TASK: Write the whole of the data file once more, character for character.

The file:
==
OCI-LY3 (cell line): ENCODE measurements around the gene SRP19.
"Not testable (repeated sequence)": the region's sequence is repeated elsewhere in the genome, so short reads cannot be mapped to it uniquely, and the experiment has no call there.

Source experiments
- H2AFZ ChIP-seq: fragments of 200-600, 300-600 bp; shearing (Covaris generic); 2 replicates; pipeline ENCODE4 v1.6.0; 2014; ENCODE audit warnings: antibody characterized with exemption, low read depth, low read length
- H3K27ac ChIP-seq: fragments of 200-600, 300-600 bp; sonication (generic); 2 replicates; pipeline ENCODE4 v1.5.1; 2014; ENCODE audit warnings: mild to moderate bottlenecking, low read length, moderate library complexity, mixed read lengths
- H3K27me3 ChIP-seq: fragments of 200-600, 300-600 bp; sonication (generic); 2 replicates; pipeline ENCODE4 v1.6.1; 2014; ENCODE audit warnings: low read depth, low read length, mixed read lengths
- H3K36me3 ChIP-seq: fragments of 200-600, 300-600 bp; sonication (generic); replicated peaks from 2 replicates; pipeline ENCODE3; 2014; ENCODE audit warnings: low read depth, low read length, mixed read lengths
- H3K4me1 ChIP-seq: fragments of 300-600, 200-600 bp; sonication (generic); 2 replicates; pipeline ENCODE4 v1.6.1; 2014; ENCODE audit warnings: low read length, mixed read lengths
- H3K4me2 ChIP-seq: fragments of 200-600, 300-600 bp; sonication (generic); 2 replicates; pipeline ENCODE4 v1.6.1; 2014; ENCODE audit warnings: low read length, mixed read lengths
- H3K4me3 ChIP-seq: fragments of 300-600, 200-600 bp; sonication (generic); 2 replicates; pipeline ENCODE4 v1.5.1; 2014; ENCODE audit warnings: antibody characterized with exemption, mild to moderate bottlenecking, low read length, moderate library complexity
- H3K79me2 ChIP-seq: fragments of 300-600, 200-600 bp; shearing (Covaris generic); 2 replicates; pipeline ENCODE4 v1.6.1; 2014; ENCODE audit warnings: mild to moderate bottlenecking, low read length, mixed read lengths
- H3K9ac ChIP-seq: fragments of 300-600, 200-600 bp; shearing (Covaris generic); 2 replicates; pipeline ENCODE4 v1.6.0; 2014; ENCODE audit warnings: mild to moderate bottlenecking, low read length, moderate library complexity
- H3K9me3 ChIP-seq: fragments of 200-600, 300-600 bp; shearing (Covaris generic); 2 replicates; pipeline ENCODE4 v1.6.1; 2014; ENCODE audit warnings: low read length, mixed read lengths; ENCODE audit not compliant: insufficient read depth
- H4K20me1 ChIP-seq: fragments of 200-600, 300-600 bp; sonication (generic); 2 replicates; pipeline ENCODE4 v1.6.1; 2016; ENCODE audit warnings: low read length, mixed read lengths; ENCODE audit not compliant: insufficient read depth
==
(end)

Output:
OCI-LY3 (cell line): ENCODE measurements around the gene SRP19.
"Not testable (repeated sequence)": the region's sequence is repeated elsewhere in the genome, so short reads cannot be mapped to it uniquely, and the experiment has no call there.

Source experiments
- H2AFZ ChIP-seq: fragments of 200-600, 300-600 bp; shearing (Covaris generic); 2 replicates; pipeline ENCODE4 v1.6.0; 2014; ENCODE audit warnings: antibody characterized with exemption, low read depth, low read length
- H3K27ac ChIP-seq: fragments of 200-600, 300-600 bp; sonication (generic); 2 replicates; pipeline ENCODE4 v1.5.1; 2014; ENCODE audit warnings: mild to moderate bottlenecking, low read length, moderate library complexity, mixed read lengths
- H3K27me3 ChIP-seq: fragments of 200-600, 300-600 bp; sonication (generic); 2 replicates; pipeline ENCODE4 v1.6.1; 2014; ENCODE audit warnings: low read depth, low read length, mixed read lengths
- H3K36me3 ChIP-seq: fragments of 200-600, 300-600 bp; sonication (generic); replicated peaks from 2 replicates; pipeline ENCODE3; 2014; ENCODE audit warnings: low read depth, low read length, mixed read lengths
- H3K4me1 ChIP-seq: fragments of 300-600, 200-600 bp; sonication (generic); 2 replicates; pipeline ENCODE4 v1.6.1; 2014; ENCODE audit warnings: low read length, mixed read lengths
- H3K4me2 ChIP-seq: fragments of 200-600, 300-600 bp; sonication (generic); 2 replicates; pipeline ENCODE4 v1.6.1; 2014; ENCODE audit warnings: low read length, mixed read lengths
- H3K4me3 ChIP-seq: fragments of 300-600, 200-600 bp; sonication (generic); 2 replicates; pipeline ENCODE4 v1.5.1; 2014; ENCODE audit warnings: antibody characterized with exemption, mild to moderate bottlenecking, low read length, moderate library complexity
- H3K79me2 ChIP-seq: fragments of 300-600, 200-600 bp; shearing (Covaris generic); 2 replicates; pipeline ENCODE4 v1.6.1; 2014; ENCODE audit warnings: mild to moderate bottlenecking, low read length, mixed read lengths
- H3K9ac ChIP-seq: fragments of 300-600, 200-600 bp; shearing (Covaris generic); 2 replicates; pipeline ENCODE4 v1.6.0; 2014; ENCODE audit warnings: mild to moderate bottlenecking, low read length, moderate library complexity
- H3K9me3 ChIP-seq: fragments of 200-600, 300-600 bp; shearing (Covaris generic); 2 replicates; pipeline ENCODE4 v1.6.1; 2014; ENCODE audit warnings: low read length, mixed read lengths; ENCODE audit not compliant: insufficient read depth
- H4K20me1 ChIP-seq: fragments of 200-600, 300-600 bp; sonication (generic); 2 replicates; pipeline ENCODE4 v1.6.1; 2016; ENCODE audit warnings: low read length, mixed read lengths; ENCODE audit not compliant: insufficient read depth